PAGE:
That’s thing about life as a writer, isn’t it? We have to have that dogged determination to succeed. And it just goes to show just how subjective our industry can be…

    Wishing you all the best with ‘Coming Home’ and with your second novel.

    Suzie x

    Comment by Suzie Tullett — October 17, 2012 @ 8:57 am

  2. Well, congrats–most of all on your fortitude, and hanging in there!

    Comment by SavvyBlue — October 17, 2012 @ 9:14 am

  3. Oh I know that feeling. I am so glad you have decided to publish it anyways. Reading your work is a fine thing and a teaching thing. Keep it up Roy!

    Comment by Lisa Williamson — October 17, 2012 @ 9:28 am

  4. Goodness me, what an epic struggle. My heart was in my mouth but at least there is a happy ending. Good luck with your first published novel and I really hope the second one proves less traumatic. I am yet to put a toe in the water proper….I may just go the E publishing route and save myself some from more grey hairs. All the best. Jane

    Comment by Jane Risdon — October 17, 2012 @ 9:46 am

  5. I have read two of your books Roy, and The Dancing Boy more than once. The story above doesn’t surprise me now that I know more about an industry that is designed to test the strength of writers like you who have a kind of heart and talent so very rare. I know very well how sensitive writers are, but with roots like steel, they survive the heartbreaking rejections that only steel can endure. As an avid reader I saw something special in your writing in the way you tenderly transport your readers from their lives to the lives of your characters. You make it feel so real. Thank you for not giving up. You have arrived and achieved a Stolworthy-esque precision that Hemingway would have applauded.

    Comment by Joanne Mazzotta — October 17, 2012 @ 11:03 am

  6. So glad you made it to your moment! What a great journey, thanks for sharing it :)

    Comment by Madison Woods — October 17, 2012 @ 11:13 am

  7. I love the ups and downs of each writer’s made it moment. We all have such unique stories to write, and yet, it’s funny how similar our peeks and valleys are on the road to getting published.

    Comment by Johanna — October 17, 2012 @ 12:15 pm

  8. Delighted to meet you. Your books will go into my TBR file. I always question a writer who says the first nibble didn’t give them a thrill. How could anyone that dead write a story about live characters?
    Nash Black

    Comment by Nash Black — October 17, 2012 @ 1:31 pm

  9. Wow, Roy. We should throw you a huge party tomorrow on TSW! Your baby will be born. I wish you the utmost success.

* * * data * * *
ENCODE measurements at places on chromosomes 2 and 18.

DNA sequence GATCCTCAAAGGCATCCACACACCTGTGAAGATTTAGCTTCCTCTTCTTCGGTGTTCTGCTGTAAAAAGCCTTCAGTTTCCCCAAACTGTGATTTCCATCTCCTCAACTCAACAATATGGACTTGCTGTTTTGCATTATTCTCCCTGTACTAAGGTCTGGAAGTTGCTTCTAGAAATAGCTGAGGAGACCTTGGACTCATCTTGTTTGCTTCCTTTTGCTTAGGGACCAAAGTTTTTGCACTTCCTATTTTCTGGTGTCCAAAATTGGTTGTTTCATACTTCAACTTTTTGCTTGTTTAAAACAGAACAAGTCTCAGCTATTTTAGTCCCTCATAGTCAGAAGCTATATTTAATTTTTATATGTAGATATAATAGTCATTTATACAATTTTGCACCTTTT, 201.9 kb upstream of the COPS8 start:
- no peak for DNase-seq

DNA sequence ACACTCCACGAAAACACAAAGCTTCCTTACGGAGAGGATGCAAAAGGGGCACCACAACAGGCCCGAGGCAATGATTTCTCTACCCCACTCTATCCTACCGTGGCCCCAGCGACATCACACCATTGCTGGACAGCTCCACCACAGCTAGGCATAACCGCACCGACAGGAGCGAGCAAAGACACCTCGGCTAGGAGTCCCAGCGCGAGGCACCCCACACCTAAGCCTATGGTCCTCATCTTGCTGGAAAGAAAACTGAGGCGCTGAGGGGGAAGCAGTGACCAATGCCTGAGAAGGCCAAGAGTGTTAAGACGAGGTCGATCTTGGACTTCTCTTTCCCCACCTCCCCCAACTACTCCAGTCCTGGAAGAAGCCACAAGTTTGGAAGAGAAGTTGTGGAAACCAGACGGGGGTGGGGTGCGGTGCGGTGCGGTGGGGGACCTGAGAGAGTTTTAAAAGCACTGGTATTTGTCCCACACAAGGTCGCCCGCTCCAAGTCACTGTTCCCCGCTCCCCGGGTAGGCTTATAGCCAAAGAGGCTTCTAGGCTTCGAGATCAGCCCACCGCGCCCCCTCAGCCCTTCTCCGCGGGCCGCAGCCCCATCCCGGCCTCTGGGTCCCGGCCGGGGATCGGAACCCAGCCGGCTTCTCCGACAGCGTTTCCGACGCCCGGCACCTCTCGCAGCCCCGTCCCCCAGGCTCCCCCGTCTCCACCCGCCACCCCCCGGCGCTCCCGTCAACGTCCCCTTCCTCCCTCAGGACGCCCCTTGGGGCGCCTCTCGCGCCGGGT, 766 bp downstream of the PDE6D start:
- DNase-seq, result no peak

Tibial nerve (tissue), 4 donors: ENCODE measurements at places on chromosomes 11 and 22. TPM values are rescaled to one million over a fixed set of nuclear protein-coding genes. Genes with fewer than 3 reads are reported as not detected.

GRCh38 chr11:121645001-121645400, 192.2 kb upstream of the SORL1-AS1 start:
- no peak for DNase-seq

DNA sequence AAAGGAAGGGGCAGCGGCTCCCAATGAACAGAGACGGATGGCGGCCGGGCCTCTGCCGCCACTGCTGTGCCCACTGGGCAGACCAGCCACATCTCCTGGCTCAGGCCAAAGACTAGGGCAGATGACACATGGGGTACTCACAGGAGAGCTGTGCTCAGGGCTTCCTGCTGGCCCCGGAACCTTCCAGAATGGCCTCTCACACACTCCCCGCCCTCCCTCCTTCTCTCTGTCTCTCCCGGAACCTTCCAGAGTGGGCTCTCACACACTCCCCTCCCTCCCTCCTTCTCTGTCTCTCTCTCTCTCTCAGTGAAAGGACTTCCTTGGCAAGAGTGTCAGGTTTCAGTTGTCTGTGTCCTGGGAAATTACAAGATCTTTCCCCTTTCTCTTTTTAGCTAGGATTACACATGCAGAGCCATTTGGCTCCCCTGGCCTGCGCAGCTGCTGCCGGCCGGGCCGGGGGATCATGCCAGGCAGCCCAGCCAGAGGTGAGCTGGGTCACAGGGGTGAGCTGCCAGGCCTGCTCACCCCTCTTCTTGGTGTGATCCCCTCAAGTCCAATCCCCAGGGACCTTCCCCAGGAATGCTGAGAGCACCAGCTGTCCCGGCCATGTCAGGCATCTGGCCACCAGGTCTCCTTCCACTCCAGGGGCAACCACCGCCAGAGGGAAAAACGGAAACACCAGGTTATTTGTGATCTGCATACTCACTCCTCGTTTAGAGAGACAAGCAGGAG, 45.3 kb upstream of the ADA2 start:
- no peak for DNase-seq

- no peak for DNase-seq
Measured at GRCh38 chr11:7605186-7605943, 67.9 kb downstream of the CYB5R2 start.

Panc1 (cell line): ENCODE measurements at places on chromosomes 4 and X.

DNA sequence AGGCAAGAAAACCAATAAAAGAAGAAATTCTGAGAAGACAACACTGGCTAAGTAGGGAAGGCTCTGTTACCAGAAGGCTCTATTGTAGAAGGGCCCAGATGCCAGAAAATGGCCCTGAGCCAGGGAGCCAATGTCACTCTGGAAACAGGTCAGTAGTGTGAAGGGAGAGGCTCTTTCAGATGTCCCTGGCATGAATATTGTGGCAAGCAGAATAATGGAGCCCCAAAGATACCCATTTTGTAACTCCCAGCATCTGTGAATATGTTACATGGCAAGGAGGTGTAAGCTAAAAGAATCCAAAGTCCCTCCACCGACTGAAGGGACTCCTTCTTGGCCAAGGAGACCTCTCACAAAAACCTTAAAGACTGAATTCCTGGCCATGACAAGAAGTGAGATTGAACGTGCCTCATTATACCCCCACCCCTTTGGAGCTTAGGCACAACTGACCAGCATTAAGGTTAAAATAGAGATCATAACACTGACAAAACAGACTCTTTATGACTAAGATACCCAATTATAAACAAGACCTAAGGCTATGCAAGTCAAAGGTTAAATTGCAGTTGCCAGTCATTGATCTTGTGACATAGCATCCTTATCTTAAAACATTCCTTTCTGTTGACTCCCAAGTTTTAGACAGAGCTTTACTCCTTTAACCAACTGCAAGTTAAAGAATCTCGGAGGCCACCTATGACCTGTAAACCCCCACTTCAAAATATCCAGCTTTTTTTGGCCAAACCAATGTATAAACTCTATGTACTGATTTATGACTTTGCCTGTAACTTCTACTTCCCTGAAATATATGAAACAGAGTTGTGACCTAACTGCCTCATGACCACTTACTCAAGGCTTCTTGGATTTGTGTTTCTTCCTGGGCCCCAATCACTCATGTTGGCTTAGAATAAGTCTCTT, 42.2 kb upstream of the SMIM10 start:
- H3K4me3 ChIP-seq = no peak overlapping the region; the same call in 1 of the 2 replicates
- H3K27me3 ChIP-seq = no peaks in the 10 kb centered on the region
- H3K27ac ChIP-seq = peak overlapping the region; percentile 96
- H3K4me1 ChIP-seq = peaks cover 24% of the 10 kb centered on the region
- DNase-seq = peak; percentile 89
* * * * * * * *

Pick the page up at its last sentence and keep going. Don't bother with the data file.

Comment by Doctor Barbara — October 17, 2012 @ 1:39 pm

  10. Wow Roy what a ride you had. Thank you for sharing your moment with us. Can’t wait to see you baby born on Amazon. I agree with Doctor Barbara we should throw a party tomorrow on TSW. Good luck!!

    Comment by Kellie — October 17, 2012 @ 2:05 pm

  11. I’ve read two of Roy’s books, and he has become one of my favorite authors! Can’t wait to read the next one. Glad you hung in there Roy.

    Comment by mountainmama — October 17, 2012 @ 5:17 pm

  12. Wow, what a story of your trip to publication! I’ll look forward to reading this.

    Comment by Brenda — October 17, 2012 @ 6:22 pm

  13. Ooh, Roy, you have some stick-to-it-iveness! I will definitely look for ‘Coming Home’.

    Comment by Connie J Jasperson — October 17, 2012 @ 10:14 pm

  14. Ups and downs. Sometimes I don’t know why we writers put ourselves through it, but it’s a compulsion. I’m glad your dream has come true. Also, that cover is terrific!

    Morgan Mandel

    Comment by Morgan Mandel — October 18, 2012 @ 7:46 am

  15. Hi Roy,
    Great article, I am glad you didn’t let a few setbacks stop you. The Dancing Boy is one of the best books I have read.
    I can relate to what you say about your experiences with publishers, agents etc. It has happened to me. I guess all writers have got stories to tell about their rocky road to publication.

    Best of luck.


    Comment by Margaret Tanner — October 18, 2012 @ 7:55 am

  16. Wow, that was a ride! Congratulations and happy book birthday – you must be over the moon today!!

    Best of luck with it and thanks for sharing your story with us!! :)


    Comment by Leah Rhyne — October 18, 2012 @ 3:25 pm

  17. Hi, thank you for your kind words, you don’t know just how much I appreciate them. It is a relief to know I’m not the only demented author,or am I?lol. I wish you all the best of luck with your books, go get-em and sell a million.

    Comment by Roy E Stolworthy — October 20, 2012 @ 6:31 am